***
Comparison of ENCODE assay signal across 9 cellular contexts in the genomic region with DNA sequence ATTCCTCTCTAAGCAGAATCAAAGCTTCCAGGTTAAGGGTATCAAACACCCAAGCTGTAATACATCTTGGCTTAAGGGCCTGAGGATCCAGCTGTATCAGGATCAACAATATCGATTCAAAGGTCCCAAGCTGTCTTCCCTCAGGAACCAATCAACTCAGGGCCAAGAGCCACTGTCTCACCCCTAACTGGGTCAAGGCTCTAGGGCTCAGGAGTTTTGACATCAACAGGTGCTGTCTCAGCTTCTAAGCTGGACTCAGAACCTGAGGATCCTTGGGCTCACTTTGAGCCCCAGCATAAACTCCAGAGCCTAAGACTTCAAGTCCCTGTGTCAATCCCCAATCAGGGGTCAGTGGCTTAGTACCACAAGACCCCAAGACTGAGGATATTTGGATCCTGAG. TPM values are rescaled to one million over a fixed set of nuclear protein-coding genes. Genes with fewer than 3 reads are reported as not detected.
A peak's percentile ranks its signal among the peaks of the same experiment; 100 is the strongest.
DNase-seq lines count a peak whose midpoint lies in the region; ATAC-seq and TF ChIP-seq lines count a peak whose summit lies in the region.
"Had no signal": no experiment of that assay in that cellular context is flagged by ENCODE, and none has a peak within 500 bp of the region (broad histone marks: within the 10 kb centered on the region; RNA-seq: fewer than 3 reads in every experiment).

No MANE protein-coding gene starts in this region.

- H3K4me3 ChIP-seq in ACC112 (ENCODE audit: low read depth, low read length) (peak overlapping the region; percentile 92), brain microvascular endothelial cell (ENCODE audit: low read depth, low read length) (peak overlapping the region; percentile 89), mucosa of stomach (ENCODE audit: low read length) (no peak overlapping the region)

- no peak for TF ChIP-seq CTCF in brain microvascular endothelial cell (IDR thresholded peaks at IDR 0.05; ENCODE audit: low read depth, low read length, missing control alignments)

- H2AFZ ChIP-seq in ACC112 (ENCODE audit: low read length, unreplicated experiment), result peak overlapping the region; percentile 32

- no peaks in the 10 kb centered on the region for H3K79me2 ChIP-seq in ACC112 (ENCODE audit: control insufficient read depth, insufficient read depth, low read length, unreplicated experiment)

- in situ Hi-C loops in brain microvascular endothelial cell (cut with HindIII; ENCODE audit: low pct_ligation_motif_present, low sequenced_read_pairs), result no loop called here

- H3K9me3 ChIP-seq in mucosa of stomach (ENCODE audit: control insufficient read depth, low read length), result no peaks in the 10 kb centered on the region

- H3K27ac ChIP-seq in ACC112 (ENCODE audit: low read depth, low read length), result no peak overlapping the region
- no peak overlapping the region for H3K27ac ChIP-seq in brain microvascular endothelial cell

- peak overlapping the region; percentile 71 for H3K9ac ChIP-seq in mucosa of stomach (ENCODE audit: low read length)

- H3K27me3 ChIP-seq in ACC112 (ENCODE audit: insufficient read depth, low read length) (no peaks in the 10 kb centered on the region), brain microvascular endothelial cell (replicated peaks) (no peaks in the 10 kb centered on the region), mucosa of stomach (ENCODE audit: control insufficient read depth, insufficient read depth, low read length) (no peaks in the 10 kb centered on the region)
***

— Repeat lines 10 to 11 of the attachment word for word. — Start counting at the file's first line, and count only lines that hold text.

- in situ Hi-C loops in brain microvascular endothelial cell (cut with HindIII; ENCODE audit: low pct_ligation_motif_present, low sequenced_read_pairs), result no loop called here

- H3K9me3 ChIP-seq in mucosa of stomach (ENCODE audit: control insufficient read depth, low read length), result no peaks in the 10 kb centered on the region